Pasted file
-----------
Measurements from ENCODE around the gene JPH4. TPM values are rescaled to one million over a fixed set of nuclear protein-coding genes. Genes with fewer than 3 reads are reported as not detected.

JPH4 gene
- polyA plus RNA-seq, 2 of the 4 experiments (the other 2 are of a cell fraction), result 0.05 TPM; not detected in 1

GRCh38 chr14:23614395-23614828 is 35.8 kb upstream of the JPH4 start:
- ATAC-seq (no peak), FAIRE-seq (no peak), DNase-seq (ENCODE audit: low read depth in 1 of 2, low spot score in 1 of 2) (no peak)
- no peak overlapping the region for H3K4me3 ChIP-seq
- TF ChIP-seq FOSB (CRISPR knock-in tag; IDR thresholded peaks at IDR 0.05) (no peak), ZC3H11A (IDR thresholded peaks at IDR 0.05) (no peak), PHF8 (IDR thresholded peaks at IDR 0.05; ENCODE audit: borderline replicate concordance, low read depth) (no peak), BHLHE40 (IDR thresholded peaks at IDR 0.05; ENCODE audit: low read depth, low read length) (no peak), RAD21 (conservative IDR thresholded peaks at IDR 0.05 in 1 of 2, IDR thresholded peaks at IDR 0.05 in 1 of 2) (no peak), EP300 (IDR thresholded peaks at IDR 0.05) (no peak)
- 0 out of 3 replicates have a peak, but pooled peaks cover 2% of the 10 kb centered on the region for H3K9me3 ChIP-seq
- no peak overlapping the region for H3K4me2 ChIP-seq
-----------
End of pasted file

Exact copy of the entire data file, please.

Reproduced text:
Measurements from ENCODE around the gene JPH4. TPM values are rescaled to one million over a fixed set of nuclear protein-coding genes. Genes with fewer than 3 reads are reported as not detected.

JPH4 gene
- polyA plus RNA-seq, 2 of the 4 experiments (the other 2 are of a cell fraction), result 0.05 TPM; not detected in 1

GRCh38 chr14:23614395-23614828 is 35.8 kb upstream of the JPH4 start:
- ATAC-seq (no peak), FAIRE-seq (no peak), DNase-seq (ENCODE audit: low read depth in 1 of 2, low spot score in 1 of 2) (no peak)
- no peak overlapping the region for H3K4me3 ChIP-seq
- TF ChIP-seq FOSB (CRISPR knock-in tag; IDR thresholded peaks at IDR 0.05) (no peak), ZC3H11A (IDR thresholded peaks at IDR 0.05) (no peak), PHF8 (IDR thresholded peaks at IDR 0.05; ENCODE audit: borderline replicate concordance, low read depth) (no peak), BHLHE40 (IDR thresholded peaks at IDR 0.05; ENCODE audit: low read depth, low read length) (no peak), RAD21 (conservative IDR thresholded peaks at IDR 0.05 in 1 of 2, IDR thresholded peaks at IDR 0.05 in 1 of 2) (no peak), EP300 (IDR thresholded peaks at IDR 0.05) (no peak)
- 0 out of 3 replicates have a peak, but pooled peaks cover 2% of the 10 kb centered on the region for H3K9me3 ChIP-seq
- no peak overlapping the region for H3K4me2 ChIP-seq